Beit Arif

From Wikipedia, the free encyclopedia
Jump to: navigation, search
Beit Arif
בֵּית עָרִיף
Beit Arif is located in Israel
Beit Arif
Beit Arif
Coordinates: 31°59′40.92″N 34°55′59.88″E / 31.9947000°N 34.9333000°E / 31.9947000; 34.9333000Coordinates: 31°59′40.92″N 34°55′59.88″E / 31.9947000°N 34.9333000°E / 31.9947000; 34.9333000
District Central
Council Hevel Modi'in
Affiliation Moshavim Movement
Founded 1949
Founded by Bulgarian immigrants
Population (2015)[1] 1,112

Beit Arif (Hebrew: בֵּית עָרִיף‎, lit. House of Cloud) is a moshav in central Israel. Located near Shoham, it falls under the jurisdiction of Hevel Modi'in Regional Council. In 2015 it had a population of 1,112.[1]

References[edit]

The moshav was founded in 1949 by immigrants from Bulgaria on the ruins of the depopulated Arab village of Dayr Tarif (the Romans referred to Dayr Tarif as Bethariph).[2][3] It was originally named Ahlama (Hebrew: אחלמה‎) (Exodus 28:19), after one of the twelve stones in the Hoshen, the sacred breastplate worn by a Jewish high priest. Two other nearby settlements, Bareket, Shoham and Nofekh, are also named after such stones.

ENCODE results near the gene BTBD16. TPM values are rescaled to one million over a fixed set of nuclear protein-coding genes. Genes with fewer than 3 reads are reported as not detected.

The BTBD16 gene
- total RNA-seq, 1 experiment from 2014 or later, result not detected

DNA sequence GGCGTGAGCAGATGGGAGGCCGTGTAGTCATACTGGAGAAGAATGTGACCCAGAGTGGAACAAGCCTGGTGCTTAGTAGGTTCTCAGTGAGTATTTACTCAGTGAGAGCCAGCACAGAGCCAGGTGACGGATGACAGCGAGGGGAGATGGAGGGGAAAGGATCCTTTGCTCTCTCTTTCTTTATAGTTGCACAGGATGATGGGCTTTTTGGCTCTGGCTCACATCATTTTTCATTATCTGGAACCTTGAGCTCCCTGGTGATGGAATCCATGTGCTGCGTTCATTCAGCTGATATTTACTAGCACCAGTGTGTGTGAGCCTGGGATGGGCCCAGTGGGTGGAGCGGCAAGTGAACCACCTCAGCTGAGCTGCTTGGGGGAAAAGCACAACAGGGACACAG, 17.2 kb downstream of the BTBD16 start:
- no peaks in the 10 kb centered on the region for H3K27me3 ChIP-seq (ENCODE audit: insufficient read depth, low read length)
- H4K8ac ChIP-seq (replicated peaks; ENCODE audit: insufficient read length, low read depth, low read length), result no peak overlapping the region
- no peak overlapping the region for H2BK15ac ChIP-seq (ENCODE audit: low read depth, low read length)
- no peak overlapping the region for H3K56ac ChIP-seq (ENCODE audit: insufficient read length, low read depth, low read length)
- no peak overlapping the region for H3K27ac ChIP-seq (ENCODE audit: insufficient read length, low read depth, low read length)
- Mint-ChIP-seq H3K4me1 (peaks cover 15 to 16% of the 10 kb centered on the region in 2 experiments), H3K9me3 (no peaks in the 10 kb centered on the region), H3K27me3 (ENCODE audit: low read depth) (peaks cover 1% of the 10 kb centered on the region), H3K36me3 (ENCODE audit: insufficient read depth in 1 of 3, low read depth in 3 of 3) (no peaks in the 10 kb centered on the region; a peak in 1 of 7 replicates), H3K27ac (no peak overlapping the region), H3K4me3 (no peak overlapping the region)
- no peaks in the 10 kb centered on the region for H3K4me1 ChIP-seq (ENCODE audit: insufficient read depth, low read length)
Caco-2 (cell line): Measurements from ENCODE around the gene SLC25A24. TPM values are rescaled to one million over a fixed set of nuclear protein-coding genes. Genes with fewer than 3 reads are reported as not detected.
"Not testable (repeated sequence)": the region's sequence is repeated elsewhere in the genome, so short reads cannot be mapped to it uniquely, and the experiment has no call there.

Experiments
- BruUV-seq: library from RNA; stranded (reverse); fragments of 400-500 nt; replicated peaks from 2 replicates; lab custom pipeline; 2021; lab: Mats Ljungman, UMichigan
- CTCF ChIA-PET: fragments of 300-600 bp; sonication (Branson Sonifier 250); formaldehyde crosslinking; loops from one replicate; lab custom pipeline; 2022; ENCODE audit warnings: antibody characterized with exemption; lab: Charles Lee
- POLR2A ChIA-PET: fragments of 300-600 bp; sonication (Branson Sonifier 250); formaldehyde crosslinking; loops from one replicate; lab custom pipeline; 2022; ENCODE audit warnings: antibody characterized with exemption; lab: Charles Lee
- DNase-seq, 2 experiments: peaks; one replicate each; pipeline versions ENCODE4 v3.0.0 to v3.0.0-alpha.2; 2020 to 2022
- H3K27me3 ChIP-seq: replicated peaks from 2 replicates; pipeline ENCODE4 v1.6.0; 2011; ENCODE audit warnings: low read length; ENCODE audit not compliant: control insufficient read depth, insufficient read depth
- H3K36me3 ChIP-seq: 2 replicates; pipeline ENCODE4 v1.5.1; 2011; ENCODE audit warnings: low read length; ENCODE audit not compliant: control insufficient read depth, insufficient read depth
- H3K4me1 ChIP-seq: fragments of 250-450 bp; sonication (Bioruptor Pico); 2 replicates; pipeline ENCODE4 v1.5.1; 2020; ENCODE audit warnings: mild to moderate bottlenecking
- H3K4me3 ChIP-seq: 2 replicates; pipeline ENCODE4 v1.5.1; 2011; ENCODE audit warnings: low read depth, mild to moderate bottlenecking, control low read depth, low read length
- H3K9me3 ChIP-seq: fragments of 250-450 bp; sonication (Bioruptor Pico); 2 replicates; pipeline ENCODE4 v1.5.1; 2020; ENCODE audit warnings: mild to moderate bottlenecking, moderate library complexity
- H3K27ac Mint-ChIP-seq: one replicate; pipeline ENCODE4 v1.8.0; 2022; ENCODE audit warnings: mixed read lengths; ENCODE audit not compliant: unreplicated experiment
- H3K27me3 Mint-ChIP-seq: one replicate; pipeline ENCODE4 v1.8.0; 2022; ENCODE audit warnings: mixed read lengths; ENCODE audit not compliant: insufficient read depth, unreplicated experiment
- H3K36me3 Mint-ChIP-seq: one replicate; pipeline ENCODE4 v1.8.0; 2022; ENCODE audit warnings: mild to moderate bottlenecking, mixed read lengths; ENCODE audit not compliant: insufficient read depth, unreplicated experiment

In the early 1950s some immigrants from Yemen arrived in the area, and built homes about half a kilometre away. After disagreements between the two groups, the original residents left and moved to Ginaton (a moshav also founded by Bulgarian immigrants) in 1953.[4]

References[edit]

  1. ^ a b "List of localities, in Alphabetical order" (PDF). Israel Central Bureau of Statistics. Retrieved 16 October 2016. 
  2. ^ Khalidi, Walid (1992). All That Remains: The Palestinian Villages Occupied and Depopulated by Israel in 1948. Washington D.C.: Institute for Palestine Studies. p. 379. ISBN 0-88728-224-5. 
  3. ^ Carta's Official Guide to Israel and Complete Gazetteer to all Sites in the Holy Land. (3rd edition 1993) Jerusalem, Carta, p. 108, ISBN 965-220-186-3 (English)
  4. ^ Place Names in Israel. A Compendium of Place Names in Israel compiled from various sources, Israel Prime Minister’s Office. The Israeli Program for Scientific Translations 1962, pp27–28